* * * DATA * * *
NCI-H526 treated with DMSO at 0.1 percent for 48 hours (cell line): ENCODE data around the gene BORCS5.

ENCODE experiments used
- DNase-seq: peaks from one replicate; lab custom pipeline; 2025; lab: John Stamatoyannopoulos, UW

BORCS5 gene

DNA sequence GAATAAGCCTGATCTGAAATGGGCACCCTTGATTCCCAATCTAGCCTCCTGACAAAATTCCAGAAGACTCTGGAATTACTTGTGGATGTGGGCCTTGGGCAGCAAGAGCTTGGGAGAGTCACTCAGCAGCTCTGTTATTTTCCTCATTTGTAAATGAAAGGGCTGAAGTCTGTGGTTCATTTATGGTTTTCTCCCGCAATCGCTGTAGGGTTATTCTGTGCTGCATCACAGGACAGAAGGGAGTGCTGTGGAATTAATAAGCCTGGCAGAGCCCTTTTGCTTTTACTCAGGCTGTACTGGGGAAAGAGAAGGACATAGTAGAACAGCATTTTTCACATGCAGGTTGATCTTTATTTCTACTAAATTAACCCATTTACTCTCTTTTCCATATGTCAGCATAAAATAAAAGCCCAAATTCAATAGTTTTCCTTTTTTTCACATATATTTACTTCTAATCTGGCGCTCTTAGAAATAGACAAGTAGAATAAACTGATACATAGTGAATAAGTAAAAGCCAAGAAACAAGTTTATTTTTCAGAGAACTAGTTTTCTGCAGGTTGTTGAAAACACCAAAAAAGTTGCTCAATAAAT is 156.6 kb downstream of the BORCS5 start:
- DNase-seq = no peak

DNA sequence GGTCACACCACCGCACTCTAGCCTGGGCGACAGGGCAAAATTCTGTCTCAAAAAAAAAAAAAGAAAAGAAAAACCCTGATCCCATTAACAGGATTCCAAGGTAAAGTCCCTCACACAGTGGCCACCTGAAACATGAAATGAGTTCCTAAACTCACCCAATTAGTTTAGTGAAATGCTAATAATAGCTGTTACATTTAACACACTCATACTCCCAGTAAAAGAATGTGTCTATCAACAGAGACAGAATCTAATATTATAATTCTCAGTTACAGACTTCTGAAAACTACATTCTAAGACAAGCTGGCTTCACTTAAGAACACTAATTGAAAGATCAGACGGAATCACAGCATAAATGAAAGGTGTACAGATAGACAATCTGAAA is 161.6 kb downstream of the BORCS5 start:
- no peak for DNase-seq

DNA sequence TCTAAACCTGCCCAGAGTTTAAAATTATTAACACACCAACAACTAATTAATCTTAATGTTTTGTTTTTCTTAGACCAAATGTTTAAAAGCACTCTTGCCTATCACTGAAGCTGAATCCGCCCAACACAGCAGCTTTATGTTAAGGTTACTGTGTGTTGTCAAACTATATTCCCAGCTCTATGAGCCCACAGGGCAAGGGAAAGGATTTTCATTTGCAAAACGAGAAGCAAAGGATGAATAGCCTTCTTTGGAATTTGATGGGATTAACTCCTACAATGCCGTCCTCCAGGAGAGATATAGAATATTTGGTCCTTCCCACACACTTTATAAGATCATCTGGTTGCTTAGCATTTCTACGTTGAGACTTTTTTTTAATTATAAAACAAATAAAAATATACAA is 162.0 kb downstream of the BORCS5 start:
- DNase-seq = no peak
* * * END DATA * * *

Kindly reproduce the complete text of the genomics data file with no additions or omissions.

NCI-H526 treated with DMSO at 0.1 percent for 48 hours (cell line): ENCODE data around the gene BORCS5.

ENCODE experiments used
- DNase-seq: peaks from one replicate; lab custom pipeline; 2025; lab: John Stamatoyannopoulos, UW

BORCS5 gene

DNA sequence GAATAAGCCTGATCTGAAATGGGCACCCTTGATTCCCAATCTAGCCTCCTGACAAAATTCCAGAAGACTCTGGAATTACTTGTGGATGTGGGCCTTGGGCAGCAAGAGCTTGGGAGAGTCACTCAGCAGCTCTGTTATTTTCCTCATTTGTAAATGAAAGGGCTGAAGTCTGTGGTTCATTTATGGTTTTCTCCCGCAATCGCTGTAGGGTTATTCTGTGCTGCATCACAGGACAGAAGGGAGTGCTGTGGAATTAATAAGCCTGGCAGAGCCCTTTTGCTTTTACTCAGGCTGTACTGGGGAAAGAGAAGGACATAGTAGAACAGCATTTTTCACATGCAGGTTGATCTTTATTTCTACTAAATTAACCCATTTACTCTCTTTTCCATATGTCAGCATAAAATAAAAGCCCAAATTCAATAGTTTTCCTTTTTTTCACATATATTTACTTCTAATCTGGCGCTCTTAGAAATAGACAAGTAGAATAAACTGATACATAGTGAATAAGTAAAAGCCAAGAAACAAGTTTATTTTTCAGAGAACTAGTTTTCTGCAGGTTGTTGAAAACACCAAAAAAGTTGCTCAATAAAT is 156.6 kb downstream of the BORCS5 start:
- DNase-seq = no peak

DNA sequence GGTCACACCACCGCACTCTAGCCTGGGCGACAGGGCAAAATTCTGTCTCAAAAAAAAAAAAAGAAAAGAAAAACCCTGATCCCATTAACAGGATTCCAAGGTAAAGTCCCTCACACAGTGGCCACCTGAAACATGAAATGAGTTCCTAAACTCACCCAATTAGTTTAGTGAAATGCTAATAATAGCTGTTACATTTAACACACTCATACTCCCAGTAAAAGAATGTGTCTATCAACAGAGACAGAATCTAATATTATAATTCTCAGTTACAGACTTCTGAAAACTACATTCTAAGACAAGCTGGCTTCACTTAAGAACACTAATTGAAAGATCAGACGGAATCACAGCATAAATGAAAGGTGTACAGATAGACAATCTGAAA is 161.6 kb downstream of the BORCS5 start:
- no peak for DNase-seq

DNA sequence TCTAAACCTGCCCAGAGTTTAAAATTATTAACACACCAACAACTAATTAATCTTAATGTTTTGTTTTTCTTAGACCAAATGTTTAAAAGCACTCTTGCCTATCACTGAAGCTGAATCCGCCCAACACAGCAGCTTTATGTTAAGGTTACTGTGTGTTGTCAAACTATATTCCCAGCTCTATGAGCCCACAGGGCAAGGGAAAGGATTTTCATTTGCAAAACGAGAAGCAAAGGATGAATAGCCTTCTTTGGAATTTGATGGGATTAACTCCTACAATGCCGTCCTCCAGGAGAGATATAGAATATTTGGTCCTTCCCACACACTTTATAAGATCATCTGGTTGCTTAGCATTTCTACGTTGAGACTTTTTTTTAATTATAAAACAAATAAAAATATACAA is 162.0 kb downstream of the BORCS5 start:
- DNase-seq = no peak